My first notion that something out of the ordinary may be inhabiting the woods of the Pacific Northwest came from a story my Grandfather told me. He owned an eighty acre farm near Battle Ground, Washington. He spoke of seeing a five foot tall monkey running across a hayfield he was cutting. It ran across a field hopped a fence and disappeared into the woods. I was about eight years old when I first heard the story. Three years later I had my own experience. I was with a small group of kids in a forty acre cow pasture. Along the west fence line was a dense forest and bushes. As we approached, the trees exploded with activity. Thirty foot alder trees began swaying violently, then two inch limbs were being pulled off.All of a sudden the loudest vocalization I have ever heard an animal make was belted out from the dense woods. I was less than thirty feet away from the vocalizer. I later described the sound, to my parents, as a cross between a lion roar and an elephant trumpet. It was a chord of sound containing both high and low elements. The vocalization lasted well over 10 seconds.
Fast forward to more recent times, my involvement in research began by following web pages related to bigfoot in the mid 1990’s. In 2005 I attended a bigfoot conference and met many good people doing field research. By 2006 I was out in the woods learning and listening from other researchers. I became a BFRO member and field investigator. While doing this I quickly gravitated to ways of collecting evidence. I wanted more than a story I was looking for ways to back up possible encounters. This desire drove me to learn and become proficient at track casting and audio recording.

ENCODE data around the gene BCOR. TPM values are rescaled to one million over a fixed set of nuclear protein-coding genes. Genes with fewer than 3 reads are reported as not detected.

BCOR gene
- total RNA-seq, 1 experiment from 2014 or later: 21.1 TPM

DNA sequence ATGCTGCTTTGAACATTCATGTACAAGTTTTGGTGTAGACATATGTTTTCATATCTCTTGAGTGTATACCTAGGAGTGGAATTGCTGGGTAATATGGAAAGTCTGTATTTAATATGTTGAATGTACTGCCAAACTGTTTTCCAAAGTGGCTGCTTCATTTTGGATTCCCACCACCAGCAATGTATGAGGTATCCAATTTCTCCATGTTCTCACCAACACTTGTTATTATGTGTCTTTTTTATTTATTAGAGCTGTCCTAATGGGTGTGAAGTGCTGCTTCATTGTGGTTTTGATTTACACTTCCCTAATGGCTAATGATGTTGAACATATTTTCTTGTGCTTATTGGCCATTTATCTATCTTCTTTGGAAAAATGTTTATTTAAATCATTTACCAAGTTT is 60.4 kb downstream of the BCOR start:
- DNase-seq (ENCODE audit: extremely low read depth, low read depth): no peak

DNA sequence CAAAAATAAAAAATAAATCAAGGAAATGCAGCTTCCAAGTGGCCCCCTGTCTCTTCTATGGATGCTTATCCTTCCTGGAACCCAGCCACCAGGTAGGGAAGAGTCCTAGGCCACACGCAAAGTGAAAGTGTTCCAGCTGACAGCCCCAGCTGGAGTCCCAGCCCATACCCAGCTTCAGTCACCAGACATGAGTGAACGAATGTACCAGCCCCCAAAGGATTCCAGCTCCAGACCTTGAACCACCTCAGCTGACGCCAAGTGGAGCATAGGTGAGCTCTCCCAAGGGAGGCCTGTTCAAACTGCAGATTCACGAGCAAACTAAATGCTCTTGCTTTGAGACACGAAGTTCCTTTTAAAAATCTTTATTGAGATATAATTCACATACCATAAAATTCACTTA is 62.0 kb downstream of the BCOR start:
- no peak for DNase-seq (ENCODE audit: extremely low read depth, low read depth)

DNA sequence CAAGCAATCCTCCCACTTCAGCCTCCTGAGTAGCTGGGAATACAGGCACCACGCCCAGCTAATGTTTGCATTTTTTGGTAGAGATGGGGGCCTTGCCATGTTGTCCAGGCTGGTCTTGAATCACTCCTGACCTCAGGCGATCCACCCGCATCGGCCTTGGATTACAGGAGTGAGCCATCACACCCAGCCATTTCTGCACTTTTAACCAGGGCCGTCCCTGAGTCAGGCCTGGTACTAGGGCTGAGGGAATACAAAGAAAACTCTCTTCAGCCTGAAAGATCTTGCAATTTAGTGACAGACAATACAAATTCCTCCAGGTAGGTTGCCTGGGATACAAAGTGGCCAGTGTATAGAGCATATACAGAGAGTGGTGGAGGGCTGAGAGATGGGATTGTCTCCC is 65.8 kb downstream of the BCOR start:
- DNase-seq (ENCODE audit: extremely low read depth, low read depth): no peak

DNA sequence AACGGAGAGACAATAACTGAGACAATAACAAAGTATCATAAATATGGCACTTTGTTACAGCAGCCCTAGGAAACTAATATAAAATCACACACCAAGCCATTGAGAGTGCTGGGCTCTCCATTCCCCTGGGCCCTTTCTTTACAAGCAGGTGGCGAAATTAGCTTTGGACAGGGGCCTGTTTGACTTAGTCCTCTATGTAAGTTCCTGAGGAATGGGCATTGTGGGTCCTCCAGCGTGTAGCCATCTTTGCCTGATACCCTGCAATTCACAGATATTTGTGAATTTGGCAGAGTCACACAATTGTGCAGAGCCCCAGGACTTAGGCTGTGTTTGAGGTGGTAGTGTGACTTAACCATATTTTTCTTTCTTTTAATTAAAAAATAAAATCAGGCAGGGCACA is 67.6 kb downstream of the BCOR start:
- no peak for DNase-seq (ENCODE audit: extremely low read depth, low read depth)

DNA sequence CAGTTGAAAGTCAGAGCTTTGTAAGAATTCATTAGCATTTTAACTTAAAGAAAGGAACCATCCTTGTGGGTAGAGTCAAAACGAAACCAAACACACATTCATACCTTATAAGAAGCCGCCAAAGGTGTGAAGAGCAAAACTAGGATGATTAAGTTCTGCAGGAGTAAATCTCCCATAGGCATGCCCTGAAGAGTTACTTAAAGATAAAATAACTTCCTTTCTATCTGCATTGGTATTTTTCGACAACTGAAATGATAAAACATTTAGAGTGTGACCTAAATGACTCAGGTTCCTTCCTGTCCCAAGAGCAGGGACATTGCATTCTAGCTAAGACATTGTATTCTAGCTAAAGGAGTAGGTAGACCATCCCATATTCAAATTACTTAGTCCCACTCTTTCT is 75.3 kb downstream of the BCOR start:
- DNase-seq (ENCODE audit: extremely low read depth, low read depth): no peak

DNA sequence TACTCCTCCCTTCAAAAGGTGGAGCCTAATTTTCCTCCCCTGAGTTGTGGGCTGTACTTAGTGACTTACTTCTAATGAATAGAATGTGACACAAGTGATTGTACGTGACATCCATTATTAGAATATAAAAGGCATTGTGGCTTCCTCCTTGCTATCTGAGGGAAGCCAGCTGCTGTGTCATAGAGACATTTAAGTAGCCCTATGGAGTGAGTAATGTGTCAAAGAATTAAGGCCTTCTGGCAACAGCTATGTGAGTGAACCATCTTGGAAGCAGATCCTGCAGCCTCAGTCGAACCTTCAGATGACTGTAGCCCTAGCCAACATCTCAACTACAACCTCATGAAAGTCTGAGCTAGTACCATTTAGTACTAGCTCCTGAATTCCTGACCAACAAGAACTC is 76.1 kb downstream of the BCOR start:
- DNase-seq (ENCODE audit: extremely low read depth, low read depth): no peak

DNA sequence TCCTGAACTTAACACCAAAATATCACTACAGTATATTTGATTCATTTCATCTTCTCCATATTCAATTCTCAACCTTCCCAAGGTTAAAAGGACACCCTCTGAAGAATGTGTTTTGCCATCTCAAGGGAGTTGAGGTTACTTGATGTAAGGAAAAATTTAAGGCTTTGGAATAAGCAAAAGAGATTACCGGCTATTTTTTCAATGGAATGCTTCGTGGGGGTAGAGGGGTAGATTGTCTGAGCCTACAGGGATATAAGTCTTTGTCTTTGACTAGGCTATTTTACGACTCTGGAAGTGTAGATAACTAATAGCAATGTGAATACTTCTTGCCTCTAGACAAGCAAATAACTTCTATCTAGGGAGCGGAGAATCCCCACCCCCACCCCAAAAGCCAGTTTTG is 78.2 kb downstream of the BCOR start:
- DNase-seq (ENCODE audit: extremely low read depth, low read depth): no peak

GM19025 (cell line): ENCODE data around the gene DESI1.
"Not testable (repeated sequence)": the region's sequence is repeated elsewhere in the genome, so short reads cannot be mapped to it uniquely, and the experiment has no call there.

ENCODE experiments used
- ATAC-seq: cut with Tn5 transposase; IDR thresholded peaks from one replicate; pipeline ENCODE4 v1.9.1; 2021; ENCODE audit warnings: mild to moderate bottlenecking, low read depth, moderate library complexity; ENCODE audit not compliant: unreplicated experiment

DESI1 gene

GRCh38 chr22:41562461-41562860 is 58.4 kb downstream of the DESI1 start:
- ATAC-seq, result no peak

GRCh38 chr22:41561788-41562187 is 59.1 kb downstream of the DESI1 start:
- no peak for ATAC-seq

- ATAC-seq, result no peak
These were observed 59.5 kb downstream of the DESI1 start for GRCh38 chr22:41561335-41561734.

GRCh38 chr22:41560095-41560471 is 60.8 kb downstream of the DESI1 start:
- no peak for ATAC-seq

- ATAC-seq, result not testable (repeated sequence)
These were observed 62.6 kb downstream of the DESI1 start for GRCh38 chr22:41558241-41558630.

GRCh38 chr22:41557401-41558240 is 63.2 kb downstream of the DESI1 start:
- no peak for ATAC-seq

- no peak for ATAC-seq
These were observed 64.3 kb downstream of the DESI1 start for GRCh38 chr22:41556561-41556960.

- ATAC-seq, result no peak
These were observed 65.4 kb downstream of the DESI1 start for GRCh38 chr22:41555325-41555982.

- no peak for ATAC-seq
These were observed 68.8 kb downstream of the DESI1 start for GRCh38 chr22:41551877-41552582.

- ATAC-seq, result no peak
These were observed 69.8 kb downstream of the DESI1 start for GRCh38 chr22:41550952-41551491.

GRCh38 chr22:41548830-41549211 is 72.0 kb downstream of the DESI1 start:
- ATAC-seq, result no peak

In 2009 my paths crossed with Derek Randles and Rich Germeau. I liked their direction and goals for research. I was invited to join the Olympic Project in 2010. Since that time it has been a constant refinement of research methods. We are a Dedicated group of individuals recording and documenting events related to Sasquatch encounters. I personally enjoy helping Witnesses process their encounters, and assist other researchers to refine their techniques.
Hopefully our reward will come with an ability to predict the why, and when a sasquatch(s) may be in a particular area. If this goal can be attained, then the day discovery happens we will be able to meet the challenge of “What happens now?” Decisions will be made about how we will coexist. Those decisions should be made with knowledge and not assumptions. To that end I am happy to be assisting the Olympic Project toward knowledge of base and predictable behavior of the creature we call Sasquatch.
Bachelor Arts Psychology, U of Washington
Field Audio Recording/Analysis
Witness interview and Study site assistance